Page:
Blog Posts | Pembina Institute

Enbridge Gateway shipping agreements a mere handshake, not a binding commitment

Published Aug. 25, 2011 by Nathan Lemphers

Nathan Lemphers

In business, it's generally considered unwise to launch a new product without clear market research showing a strong customer base and high demand. Moving ahead without confidence there's a market for your product would be a recipe for failure.

Yet that's where Canadian pipeline company Enbridge seems to be headed with its proposed Northern Gateway pipeline, which would transport bitumen from the oilsands in Alberta to the Pacific Coast near Kitimat, British Columbia. Without binding agreements locking in producers to supply the oil and refiners to get it to market, Enbridge doesn't have the proof of market demand required to build a major new pipeline.

Enbridge has promised to demonstrate commercial support for its product before building the pipeline but only after the government has approved it — an unprecedented position that rival companies such as KinderMorgan have been quick to challenge.

Precedent agreements are little more than a "good old boy handshake," or a "commitment in principle"In an effort to prove its project is more than a pipe dream, Enbridge announced yesterday that it has secured 'precedent' agreements from Canadian oil producers and Asian markets. But such agreements aren't binding commitments. Former CEO of TransCanada, Hal Kvisle, calls precedent agreements a "good old boy handshake" that are "commitments in principle" — in other words, tentative agreements that can be abandoned if a number of conditions aren't met.  

So yesterday's announcement isn't enough to settle the debate over whether there is serious commercial support for the proposed pipeline.

Companies can still back out

Enbridge had a precedent agreement with PetroChina back in 2005 to ship oilsands crude to China — but PetroChina withdrew its support in 2007 because of project delays. As demonstrated by PetroChina's hasty retreat, these precedent agreements are rather easy for companies to get out of, and do not represent a legally binding agreement to ship oilsands crude.

Taking a precedent agreement to a legally binding level requires Letters of Support and Transportation Shipping Agreements. Until then, any number of issues such as First Nations opposition, likely regulatory delays, or market volatility may cause prospective shippers to back out, just like PetroChina did.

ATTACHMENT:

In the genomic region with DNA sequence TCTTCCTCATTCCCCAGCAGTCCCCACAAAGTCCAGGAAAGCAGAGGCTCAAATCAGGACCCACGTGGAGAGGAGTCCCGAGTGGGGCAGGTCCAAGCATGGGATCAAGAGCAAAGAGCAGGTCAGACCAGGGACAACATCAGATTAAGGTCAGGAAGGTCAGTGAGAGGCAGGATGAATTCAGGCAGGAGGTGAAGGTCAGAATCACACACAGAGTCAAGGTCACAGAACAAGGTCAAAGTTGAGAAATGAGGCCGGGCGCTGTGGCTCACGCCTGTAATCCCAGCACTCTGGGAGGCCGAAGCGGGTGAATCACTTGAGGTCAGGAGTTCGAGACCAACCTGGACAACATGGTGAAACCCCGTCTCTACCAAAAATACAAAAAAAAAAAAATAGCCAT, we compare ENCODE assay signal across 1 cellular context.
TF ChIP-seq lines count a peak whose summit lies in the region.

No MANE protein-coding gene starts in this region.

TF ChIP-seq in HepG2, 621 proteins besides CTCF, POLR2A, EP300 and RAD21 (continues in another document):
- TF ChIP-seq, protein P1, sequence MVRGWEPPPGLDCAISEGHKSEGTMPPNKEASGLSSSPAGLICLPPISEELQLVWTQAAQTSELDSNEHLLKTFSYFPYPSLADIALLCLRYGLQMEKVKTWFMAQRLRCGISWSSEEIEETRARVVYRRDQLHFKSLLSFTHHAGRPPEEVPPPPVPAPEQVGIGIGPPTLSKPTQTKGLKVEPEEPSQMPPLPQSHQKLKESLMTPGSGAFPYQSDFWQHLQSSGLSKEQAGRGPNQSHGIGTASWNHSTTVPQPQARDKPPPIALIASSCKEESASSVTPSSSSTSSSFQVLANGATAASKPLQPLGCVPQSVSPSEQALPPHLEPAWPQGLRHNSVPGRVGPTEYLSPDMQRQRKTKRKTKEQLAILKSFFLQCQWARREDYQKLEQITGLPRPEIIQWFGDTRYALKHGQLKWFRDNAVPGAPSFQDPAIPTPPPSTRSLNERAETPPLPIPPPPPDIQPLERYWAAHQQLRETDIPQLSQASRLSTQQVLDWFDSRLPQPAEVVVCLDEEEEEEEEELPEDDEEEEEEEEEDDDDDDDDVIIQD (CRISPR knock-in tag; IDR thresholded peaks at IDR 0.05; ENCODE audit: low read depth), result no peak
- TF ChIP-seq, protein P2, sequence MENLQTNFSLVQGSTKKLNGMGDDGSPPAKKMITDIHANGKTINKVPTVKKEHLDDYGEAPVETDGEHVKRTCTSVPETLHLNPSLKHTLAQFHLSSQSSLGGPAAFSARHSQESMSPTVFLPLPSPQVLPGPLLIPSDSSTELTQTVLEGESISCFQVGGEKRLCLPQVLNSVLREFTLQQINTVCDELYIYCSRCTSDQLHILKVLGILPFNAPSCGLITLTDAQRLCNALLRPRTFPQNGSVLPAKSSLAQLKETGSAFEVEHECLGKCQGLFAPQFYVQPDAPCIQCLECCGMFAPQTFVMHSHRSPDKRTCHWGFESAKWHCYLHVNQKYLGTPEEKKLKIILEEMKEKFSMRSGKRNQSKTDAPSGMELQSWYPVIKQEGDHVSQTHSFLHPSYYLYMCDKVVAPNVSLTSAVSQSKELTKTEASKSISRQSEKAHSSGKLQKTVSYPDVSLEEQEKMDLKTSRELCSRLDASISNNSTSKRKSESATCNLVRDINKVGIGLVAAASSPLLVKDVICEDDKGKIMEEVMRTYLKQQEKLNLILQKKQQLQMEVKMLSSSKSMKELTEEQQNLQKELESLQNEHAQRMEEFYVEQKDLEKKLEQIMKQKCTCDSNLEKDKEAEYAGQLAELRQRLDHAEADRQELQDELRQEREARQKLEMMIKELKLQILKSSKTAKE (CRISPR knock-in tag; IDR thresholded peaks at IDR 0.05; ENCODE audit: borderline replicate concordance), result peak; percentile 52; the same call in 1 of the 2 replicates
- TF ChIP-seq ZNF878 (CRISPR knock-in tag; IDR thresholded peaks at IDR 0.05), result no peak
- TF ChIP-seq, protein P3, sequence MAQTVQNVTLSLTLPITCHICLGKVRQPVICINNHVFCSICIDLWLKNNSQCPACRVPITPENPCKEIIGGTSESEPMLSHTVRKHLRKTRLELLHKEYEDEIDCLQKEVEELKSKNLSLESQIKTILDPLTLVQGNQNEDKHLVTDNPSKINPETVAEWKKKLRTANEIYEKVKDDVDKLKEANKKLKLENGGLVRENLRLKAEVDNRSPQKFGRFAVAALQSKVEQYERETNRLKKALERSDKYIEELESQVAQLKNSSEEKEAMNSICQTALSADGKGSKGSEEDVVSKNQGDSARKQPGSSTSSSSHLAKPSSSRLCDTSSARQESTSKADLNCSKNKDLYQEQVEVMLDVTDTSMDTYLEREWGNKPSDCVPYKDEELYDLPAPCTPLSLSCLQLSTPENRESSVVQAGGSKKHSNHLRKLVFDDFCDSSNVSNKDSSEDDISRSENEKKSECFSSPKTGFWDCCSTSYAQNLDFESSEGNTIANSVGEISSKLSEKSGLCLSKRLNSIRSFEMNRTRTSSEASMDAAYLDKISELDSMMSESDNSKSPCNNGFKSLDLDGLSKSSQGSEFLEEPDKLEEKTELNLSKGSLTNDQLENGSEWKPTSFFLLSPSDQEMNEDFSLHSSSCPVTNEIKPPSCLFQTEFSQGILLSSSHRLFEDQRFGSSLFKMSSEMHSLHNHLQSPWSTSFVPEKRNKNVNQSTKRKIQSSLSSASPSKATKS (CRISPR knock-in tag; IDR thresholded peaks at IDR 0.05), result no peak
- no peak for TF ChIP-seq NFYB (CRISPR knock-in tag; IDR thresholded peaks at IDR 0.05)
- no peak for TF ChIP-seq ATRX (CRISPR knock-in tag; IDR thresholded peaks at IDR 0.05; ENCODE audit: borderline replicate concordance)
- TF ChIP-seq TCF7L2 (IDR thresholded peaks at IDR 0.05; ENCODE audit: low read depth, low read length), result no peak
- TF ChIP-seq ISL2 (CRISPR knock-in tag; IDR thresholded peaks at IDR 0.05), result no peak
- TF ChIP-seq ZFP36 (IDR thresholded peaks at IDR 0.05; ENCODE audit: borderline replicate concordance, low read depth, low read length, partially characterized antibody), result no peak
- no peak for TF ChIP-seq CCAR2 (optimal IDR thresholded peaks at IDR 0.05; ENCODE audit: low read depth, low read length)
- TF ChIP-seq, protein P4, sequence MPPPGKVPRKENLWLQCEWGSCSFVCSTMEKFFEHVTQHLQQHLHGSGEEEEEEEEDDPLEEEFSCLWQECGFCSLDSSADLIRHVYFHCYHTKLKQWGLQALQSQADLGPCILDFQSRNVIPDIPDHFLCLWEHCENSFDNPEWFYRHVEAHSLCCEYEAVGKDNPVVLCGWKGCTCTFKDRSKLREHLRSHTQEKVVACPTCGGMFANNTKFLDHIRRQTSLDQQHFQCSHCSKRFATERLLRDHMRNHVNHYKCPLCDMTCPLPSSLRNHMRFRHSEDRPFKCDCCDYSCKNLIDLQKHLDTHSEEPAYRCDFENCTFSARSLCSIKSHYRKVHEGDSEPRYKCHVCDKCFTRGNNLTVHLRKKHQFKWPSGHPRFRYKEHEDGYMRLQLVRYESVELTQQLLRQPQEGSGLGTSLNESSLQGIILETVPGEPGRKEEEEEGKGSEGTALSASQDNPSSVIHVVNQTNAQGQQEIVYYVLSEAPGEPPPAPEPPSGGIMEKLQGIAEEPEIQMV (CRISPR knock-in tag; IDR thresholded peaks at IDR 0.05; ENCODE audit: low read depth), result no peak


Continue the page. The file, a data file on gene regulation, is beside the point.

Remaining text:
Where is this oil headed?

Map showing the proposed route of the Northern Gateway pipeline.Is the oil headed to refiners in Washington State, California, the U.S. Gulf Coast or Asia?  If it's headed to Asia, which countries will refine the bitumen and get it to market? Unfortunately, Enbridge has not disclosed any of this information, only stating that "confidential parties have agreed on commercial terms relating to the long term use of the facilities." 

Where the oil is going is crucial information during a regulatory hearing. If Enbridge does not make this information public, how are the government or local communities to assess if this pipeline is needed?

Use evidence to prove your case

Before a regulatory hearing takes place, Enbridge should come to the table with legally binding, publicly available shipper agreements that are contingent on regulatory approval. Without this critical information, it is very difficult to make a case that this pipeline makes economic sense and is in the best interest of Canadians. 

Rather than rely on the confidential, non-binding agreements announced yesterday, Enbridge needs to act in good faith and provide stronger evidence to demonstrate if this apparent commercial demand is real.  

The proposed Northern Gateway pipeline would cross largely pristine land, ship a risky product to a new market and place many communities, livelihoods and ecosystems at risk if there was an oil spill. High risks require high scrutiny.

Despite Enbridge's new precedent agreements, there remains much uncertainty and many unanswered questions about this project, and Enbridge still has much work ahead before it will be able to convince local communities, regulators and Canadians that this pipeline needs to be built.

Philip Beaudoin — Sep 06, 2011 - 07:58 PM MT

Not much to debate.Just look at the price of Brent (world price)as compared to WTI,thats what we get.We are being robbed big time. Our oil is of better quality then Brent,but I'll settle for the same price.Look at all the tax revenue the government is losing as well.This is not rocket science.There are pipelines everywhere and ship's transporting oil everywhere, and have been for years.Safety is improving all the time.

Nathan Lemphers — Sep 26, 2011 - 10:09 PM MT

@ Phillip. Oilsands are getting discounted prices because of the glut of oil in the U.S. and because it costs more to refine heavy sour oilsands crude than light sweet crudes.

It's not hard to argue that safety has improved over time. There have been significant improvements in the health and safety of the oil industry over the decades. But if the amount of oil shipped has increased relatively faster than safety improvements you will likely see an increase in the actual number of pipeline spills. Not to mention if the oil that you are shipping now is more abrasive and corrosive on the pipelines.

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